CON 40 (-2) LAB 27 (-1) LD 18 (+1)
Tories down to 40% with YouGov
The online pollster, YouGov, which has taken such a dominant position in UK polling, has another survey out this morning which might cause some concern at Cameron Central. For although the party is still in the 40s it is only just there and the lead over Labour is down to its lowest since June.
We have not got details of the fieldwork period or a break-down of “others” which is up two points. My guess is that it took place while Nigel Farage was making the headlines and that UKIP is up. Also at the end of last week there was the Green Party conference.
YouGov polls have been particularly sensitive to UKIP and in the past two Euro elections the firm has over-estimated the anti-EU party. I am surprised that neither the Telegraph’s Andrew Porter nor Ben Brogan pick up the UKIP impact.
Even so the changes are all within the margin of error and we very much need to if this trend is being picked up by those firms that do it differently. I understand that there’ll be at least one phone poll out tonight.
YouGov restricts its samples to those on its polling panel on whom it has got a mass of data going back several years. These people get repeatedly questioned and, unlike the telephone pollsters, the firm takes no account of certainty to vote.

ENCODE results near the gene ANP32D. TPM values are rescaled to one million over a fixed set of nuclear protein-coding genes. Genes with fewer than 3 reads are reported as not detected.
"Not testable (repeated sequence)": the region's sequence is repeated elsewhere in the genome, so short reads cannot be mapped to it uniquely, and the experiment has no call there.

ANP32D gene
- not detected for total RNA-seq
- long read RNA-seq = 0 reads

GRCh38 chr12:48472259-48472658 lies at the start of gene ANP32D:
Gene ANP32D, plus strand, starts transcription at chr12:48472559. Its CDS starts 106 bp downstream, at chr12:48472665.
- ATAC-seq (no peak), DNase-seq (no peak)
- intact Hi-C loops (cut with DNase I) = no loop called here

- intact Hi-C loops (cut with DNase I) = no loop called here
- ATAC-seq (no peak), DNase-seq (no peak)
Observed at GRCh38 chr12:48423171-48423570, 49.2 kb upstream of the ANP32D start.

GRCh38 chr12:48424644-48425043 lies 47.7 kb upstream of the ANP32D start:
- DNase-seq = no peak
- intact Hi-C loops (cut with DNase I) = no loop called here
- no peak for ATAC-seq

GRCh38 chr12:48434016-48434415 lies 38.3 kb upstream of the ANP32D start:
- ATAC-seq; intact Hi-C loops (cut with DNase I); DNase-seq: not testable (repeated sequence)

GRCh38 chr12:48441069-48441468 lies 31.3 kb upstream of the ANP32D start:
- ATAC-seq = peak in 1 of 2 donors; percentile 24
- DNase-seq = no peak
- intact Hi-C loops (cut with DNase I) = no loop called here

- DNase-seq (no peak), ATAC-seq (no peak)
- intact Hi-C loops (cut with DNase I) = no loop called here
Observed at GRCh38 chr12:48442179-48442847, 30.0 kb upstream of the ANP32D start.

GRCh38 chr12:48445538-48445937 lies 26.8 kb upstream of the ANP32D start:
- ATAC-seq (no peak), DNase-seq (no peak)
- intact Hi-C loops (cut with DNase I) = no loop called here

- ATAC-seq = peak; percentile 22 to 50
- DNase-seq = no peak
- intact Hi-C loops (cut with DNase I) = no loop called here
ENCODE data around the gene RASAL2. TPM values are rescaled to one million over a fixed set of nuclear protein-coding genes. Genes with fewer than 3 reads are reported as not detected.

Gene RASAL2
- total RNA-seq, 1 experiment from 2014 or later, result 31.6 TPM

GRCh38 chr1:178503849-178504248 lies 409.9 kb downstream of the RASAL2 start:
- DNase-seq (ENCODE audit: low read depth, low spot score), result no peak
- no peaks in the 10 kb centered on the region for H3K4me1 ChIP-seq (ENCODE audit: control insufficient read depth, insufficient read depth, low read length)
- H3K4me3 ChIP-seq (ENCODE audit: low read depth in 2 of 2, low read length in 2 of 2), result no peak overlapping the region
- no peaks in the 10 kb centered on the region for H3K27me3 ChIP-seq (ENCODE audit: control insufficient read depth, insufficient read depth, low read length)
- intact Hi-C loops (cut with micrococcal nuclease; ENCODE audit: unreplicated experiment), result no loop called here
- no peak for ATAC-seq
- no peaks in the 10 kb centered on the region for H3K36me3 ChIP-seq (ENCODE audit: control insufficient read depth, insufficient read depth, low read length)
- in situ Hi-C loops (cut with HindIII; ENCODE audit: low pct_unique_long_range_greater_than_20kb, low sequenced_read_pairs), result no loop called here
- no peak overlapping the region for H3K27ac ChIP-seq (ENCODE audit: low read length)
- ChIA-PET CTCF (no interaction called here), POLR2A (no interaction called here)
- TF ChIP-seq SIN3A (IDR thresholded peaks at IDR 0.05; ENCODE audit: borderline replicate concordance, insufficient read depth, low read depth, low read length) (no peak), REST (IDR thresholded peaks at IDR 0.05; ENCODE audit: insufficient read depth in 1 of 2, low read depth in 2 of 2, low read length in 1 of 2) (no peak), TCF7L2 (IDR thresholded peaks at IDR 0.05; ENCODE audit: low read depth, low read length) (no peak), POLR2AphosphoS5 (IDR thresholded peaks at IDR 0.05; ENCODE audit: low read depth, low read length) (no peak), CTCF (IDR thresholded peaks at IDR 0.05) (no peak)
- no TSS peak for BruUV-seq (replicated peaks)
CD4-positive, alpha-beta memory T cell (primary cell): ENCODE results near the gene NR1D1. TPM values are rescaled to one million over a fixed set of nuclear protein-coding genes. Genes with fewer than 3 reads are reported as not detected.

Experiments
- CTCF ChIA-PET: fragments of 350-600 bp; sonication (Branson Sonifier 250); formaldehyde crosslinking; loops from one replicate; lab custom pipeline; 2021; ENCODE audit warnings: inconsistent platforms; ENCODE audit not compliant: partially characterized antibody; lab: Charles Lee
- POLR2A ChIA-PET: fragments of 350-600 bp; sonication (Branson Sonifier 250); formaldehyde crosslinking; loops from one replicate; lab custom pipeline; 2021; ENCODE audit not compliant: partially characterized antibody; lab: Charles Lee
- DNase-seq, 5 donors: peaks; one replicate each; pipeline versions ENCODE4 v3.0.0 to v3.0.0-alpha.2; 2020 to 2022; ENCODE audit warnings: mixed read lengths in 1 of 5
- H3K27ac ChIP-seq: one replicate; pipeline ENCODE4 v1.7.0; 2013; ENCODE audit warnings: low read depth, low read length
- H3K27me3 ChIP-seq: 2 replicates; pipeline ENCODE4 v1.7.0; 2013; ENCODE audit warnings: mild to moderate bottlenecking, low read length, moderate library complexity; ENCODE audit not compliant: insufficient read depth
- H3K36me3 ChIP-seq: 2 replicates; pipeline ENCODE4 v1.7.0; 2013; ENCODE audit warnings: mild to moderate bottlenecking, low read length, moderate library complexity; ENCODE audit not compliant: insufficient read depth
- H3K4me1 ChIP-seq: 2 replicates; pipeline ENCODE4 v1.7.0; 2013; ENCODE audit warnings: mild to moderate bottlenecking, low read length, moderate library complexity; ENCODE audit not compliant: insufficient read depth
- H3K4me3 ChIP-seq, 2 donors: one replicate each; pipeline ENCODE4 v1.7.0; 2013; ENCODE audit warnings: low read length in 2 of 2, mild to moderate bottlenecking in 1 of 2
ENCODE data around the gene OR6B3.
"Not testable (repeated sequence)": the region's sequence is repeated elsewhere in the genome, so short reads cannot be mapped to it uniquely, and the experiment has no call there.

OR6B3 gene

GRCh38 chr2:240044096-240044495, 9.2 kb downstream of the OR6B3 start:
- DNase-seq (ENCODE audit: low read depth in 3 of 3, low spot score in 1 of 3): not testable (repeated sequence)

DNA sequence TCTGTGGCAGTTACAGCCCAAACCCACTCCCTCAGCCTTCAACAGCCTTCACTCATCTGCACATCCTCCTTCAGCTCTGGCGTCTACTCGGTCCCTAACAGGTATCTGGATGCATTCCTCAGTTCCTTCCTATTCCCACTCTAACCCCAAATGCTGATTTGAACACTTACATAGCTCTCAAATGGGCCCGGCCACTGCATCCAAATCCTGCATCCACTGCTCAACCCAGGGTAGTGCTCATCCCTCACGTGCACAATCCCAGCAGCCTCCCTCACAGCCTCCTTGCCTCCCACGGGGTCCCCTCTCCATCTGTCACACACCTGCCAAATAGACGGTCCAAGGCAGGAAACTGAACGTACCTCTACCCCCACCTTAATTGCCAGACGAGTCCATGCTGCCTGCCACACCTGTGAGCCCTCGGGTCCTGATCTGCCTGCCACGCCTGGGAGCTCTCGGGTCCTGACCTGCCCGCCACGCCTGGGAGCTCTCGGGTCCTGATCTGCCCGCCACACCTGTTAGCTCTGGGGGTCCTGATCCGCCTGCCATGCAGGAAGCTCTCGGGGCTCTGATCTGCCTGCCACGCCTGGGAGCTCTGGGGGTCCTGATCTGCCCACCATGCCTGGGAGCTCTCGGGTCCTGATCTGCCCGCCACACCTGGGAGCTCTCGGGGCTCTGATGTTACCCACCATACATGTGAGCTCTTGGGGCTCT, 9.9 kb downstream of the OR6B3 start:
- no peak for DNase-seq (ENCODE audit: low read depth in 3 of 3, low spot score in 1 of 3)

With the phone pollsters any voter in the country, theoretically, who has a land-line can be called irrespective of whether their number is listed or not. A key element in working out all their shares is how likely it is that those who take part will actually go out and vote. Thus in last week’s MORI poll the Tories had a 17 point lead amongst those certain to vote but only an 8 point one from all those who named a party.
UPDATE 0845: Peter Kellner of YouGov has emailed me to suggest that I was a bit unfair to his firm in this piece. He points out that YouGov came out best of all the pollsters in the June Euro elections and that its UKIP share was out by only one point. This followed a change on their methodology from 2004. Fair enough Peter I am very ready to acknowledge that.